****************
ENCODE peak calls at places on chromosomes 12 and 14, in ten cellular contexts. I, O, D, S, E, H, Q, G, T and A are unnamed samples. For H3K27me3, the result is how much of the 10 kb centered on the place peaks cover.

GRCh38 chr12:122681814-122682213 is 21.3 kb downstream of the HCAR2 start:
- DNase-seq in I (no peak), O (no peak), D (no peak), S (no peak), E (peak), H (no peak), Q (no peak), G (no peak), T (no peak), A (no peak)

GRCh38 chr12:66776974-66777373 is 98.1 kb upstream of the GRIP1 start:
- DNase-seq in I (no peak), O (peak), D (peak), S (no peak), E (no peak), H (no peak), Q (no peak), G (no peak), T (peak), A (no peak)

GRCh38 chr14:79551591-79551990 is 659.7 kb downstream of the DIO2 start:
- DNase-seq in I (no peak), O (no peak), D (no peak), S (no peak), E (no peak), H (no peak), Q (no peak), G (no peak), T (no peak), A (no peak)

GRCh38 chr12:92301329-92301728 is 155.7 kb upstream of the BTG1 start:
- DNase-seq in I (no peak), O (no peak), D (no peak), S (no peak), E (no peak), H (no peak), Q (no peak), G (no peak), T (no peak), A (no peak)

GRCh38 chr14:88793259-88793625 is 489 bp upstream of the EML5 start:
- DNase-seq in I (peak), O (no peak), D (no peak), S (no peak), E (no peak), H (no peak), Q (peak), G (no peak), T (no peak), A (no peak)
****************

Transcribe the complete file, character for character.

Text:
ENCODE peak calls at places on chromosomes 12 and 14, in ten cellular contexts. I, O, D, S, E, H, Q, G, T and A are unnamed samples. For H3K27me3, the result is how much of the 10 kb centered on the place peaks cover.

GRCh38 chr12:122681814-122682213 is 21.3 kb downstream of the HCAR2 start:
- DNase-seq in I (no peak), O (no peak), D (no peak), S (no peak), E (peak), H (no peak), Q (no peak), G (no peak), T (no peak), A (no peak)

GRCh38 chr12:66776974-66777373 is 98.1 kb upstream of the GRIP1 start:
- DNase-seq in I (no peak), O (peak), D (peak), S (no peak), E (no peak), H (no peak), Q (no peak), G (no peak), T (peak), A (no peak)

GRCh38 chr14:79551591-79551990 is 659.7 kb downstream of the DIO2 start:
- DNase-seq in I (no peak), O (no peak), D (no peak), S (no peak), E (no peak), H (no peak), Q (no peak), G (no peak), T (no peak), A (no peak)

GRCh38 chr12:92301329-92301728 is 155.7 kb upstream of the BTG1 start:
- DNase-seq in I (no peak), O (no peak), D (no peak), S (no peak), E (no peak), H (no peak), Q (no peak), G (no peak), T (no peak), A (no peak)

GRCh38 chr14:88793259-88793625 is 489 bp upstream of the EML5 start:
- DNase-seq in I (peak), O (no peak), D (no peak), S (no peak), E (no peak), H (no peak), Q (peak), G (no peak), T (no peak), A (no peak)